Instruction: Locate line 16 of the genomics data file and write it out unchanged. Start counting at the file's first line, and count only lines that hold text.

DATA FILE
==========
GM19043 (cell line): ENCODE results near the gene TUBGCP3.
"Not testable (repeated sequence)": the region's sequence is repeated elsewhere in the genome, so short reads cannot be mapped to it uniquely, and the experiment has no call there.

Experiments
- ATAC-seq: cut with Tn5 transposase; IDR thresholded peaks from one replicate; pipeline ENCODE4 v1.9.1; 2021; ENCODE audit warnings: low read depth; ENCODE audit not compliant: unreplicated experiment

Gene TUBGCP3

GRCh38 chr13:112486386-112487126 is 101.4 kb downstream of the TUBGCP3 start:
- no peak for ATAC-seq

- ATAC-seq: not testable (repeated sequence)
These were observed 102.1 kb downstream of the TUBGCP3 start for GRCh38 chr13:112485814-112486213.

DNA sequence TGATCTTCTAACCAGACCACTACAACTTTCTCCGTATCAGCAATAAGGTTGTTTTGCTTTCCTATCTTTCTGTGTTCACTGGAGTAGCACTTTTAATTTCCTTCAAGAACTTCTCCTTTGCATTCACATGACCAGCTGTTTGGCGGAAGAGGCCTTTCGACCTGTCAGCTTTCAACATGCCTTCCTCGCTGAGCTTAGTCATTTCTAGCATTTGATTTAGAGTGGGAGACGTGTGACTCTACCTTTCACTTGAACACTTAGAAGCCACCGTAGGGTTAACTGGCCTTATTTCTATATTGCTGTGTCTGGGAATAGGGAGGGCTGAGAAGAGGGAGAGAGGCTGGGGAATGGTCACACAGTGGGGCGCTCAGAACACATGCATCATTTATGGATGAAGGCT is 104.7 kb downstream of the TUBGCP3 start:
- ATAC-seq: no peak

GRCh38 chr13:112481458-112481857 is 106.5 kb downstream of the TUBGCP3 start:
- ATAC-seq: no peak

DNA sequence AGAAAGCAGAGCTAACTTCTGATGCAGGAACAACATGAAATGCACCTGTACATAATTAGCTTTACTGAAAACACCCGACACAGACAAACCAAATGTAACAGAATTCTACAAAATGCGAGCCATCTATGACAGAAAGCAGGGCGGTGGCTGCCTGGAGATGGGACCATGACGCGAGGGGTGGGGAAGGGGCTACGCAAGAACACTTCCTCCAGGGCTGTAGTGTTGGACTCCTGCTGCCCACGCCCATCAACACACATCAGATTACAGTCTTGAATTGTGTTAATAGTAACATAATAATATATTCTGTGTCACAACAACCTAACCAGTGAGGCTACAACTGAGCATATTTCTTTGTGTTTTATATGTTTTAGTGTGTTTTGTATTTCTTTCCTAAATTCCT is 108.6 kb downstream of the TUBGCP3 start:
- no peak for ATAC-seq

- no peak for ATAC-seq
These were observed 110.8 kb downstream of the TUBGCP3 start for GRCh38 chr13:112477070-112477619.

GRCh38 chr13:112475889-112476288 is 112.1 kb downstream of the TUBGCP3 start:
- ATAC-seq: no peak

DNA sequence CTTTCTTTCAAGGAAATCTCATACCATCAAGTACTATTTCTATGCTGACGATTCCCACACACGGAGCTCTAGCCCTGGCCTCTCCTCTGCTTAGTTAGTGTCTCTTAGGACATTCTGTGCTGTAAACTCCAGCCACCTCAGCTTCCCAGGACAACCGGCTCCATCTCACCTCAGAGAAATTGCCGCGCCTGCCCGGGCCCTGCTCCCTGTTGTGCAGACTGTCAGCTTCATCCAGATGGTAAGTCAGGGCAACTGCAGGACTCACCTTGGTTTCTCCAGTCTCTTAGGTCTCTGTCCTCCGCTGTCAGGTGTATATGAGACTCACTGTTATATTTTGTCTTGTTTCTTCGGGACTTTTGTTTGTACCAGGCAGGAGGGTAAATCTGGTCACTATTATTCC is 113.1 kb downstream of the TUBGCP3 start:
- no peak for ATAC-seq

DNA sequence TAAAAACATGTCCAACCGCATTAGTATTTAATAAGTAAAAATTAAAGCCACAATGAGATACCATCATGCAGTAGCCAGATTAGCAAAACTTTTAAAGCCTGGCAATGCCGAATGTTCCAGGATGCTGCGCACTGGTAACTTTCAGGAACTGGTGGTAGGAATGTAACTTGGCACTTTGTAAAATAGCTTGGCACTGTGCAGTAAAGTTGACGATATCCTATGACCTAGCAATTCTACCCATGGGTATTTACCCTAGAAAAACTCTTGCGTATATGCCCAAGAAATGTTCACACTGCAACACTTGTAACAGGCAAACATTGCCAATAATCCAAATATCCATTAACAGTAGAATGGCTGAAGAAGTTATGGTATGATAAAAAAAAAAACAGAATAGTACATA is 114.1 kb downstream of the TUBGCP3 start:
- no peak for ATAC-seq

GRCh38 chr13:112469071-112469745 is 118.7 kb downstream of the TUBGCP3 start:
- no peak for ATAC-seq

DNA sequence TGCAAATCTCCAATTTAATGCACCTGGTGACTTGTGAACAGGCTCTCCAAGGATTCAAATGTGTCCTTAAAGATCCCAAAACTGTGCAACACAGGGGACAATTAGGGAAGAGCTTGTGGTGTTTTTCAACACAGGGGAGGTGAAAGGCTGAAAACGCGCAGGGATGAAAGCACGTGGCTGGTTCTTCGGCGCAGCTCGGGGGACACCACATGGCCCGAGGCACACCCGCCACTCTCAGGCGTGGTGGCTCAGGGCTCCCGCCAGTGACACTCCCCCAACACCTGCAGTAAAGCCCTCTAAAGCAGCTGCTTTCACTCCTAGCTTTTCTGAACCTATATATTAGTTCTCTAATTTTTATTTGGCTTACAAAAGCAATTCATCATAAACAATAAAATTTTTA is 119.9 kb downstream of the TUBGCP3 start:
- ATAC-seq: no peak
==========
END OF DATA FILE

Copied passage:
- no peak for ATAC-seq